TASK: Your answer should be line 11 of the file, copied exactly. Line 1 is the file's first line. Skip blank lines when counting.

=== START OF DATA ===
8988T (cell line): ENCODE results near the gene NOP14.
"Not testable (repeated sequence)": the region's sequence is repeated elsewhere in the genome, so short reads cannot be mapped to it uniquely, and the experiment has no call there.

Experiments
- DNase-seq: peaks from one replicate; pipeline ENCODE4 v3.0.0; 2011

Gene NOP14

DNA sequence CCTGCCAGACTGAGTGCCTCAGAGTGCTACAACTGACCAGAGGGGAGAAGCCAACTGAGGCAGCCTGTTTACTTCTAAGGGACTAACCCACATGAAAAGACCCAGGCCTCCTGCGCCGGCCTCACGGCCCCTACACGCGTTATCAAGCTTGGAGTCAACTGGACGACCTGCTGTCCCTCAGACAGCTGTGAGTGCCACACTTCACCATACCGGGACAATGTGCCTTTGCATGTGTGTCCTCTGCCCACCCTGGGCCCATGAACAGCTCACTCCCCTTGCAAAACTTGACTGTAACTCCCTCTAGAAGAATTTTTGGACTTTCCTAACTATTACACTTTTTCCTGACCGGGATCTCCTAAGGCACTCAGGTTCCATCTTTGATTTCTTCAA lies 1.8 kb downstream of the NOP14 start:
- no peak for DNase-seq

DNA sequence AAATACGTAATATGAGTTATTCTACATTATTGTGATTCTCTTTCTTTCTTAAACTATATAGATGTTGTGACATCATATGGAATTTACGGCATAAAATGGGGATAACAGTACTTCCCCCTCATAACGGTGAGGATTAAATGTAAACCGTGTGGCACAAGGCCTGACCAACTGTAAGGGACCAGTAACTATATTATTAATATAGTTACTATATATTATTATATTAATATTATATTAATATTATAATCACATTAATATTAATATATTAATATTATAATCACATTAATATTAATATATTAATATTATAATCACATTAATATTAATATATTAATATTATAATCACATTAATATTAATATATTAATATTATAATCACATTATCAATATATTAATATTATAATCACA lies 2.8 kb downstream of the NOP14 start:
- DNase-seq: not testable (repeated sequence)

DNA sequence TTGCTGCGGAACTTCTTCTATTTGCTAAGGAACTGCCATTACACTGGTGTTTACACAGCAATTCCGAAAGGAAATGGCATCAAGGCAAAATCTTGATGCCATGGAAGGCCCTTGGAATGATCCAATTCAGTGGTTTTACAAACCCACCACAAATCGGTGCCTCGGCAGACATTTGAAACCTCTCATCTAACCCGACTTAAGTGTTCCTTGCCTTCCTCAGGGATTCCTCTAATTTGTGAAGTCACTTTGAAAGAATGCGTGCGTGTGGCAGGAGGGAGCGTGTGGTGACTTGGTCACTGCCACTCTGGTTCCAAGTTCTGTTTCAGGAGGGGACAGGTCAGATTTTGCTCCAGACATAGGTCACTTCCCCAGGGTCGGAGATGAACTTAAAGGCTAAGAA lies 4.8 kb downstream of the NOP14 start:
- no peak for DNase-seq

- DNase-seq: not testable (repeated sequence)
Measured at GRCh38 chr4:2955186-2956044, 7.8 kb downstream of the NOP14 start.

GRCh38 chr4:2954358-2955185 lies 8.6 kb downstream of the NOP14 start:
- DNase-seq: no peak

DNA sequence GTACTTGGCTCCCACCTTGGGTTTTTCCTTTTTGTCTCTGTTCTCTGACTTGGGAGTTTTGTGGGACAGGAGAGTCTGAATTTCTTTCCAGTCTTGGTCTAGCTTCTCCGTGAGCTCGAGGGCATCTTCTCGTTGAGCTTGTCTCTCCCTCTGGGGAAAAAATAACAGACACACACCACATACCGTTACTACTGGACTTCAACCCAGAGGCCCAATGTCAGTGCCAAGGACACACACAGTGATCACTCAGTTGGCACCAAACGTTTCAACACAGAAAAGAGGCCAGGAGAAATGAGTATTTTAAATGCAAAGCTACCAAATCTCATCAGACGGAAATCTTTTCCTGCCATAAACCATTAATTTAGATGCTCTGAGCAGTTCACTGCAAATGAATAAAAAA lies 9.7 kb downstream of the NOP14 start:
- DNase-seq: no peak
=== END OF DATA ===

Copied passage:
- no peak for DNase-seq